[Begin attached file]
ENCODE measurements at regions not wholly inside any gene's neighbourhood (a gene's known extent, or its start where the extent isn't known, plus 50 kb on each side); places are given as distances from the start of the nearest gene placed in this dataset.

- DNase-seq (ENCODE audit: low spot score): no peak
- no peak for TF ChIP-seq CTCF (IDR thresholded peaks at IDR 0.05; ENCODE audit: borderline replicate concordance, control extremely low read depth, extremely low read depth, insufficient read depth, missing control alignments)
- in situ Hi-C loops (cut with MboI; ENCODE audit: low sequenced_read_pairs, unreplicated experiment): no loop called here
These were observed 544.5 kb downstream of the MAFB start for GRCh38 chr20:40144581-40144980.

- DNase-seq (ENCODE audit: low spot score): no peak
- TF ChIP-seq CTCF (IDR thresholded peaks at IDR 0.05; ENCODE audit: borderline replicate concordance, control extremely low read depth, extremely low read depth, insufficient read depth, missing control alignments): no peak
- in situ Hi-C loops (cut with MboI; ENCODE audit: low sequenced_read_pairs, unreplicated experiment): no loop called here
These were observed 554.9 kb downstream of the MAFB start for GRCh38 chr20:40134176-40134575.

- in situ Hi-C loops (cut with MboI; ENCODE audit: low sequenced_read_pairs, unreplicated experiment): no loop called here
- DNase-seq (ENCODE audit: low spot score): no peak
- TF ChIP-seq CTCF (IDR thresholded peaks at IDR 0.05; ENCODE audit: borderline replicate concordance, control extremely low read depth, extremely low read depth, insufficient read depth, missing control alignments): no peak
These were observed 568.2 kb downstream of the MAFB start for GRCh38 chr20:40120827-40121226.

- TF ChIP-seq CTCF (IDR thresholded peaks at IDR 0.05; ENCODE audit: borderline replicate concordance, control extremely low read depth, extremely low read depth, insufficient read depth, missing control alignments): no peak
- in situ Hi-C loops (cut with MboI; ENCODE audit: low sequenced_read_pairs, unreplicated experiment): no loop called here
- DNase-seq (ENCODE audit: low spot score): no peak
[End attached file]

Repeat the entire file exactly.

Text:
ENCODE measurements at regions not wholly inside any gene's neighbourhood (a gene's known extent, or its start where the extent isn't known, plus 50 kb on each side); places are given as distances from the start of the nearest gene placed in this dataset.

- DNase-seq (ENCODE audit: low spot score): no peak
- no peak for TF ChIP-seq CTCF (IDR thresholded peaks at IDR 0.05; ENCODE audit: borderline replicate concordance, control extremely low read depth, extremely low read depth, insufficient read depth, missing control alignments)
- in situ Hi-C loops (cut with MboI; ENCODE audit: low sequenced_read_pairs, unreplicated experiment): no loop called here
These were observed 544.5 kb downstream of the MAFB start for GRCh38 chr20:40144581-40144980.

- DNase-seq (ENCODE audit: low spot score): no peak
- TF ChIP-seq CTCF (IDR thresholded peaks at IDR 0.05; ENCODE audit: borderline replicate concordance, control extremely low read depth, extremely low read depth, insufficient read depth, missing control alignments): no peak
- in situ Hi-C loops (cut with MboI; ENCODE audit: low sequenced_read_pairs, unreplicated experiment): no loop called here
These were observed 554.9 kb downstream of the MAFB start for GRCh38 chr20:40134176-40134575.

- in situ Hi-C loops (cut with MboI; ENCODE audit: low sequenced_read_pairs, unreplicated experiment): no loop called here
- DNase-seq (ENCODE audit: low spot score): no peak
- TF ChIP-seq CTCF (IDR thresholded peaks at IDR 0.05; ENCODE audit: borderline replicate concordance, control extremely low read depth, extremely low read depth, insufficient read depth, missing control alignments): no peak
These were observed 568.2 kb downstream of the MAFB start for GRCh38 chr20:40120827-40121226.

- TF ChIP-seq CTCF (IDR thresholded peaks at IDR 0.05; ENCODE audit: borderline replicate concordance, control extremely low read depth, extremely low read depth, insufficient read depth, missing control alignments): no peak
- in situ Hi-C loops (cut with MboI; ENCODE audit: low sequenced_read_pairs, unreplicated experiment): no loop called here
- DNase-seq (ENCODE audit: low spot score): no peak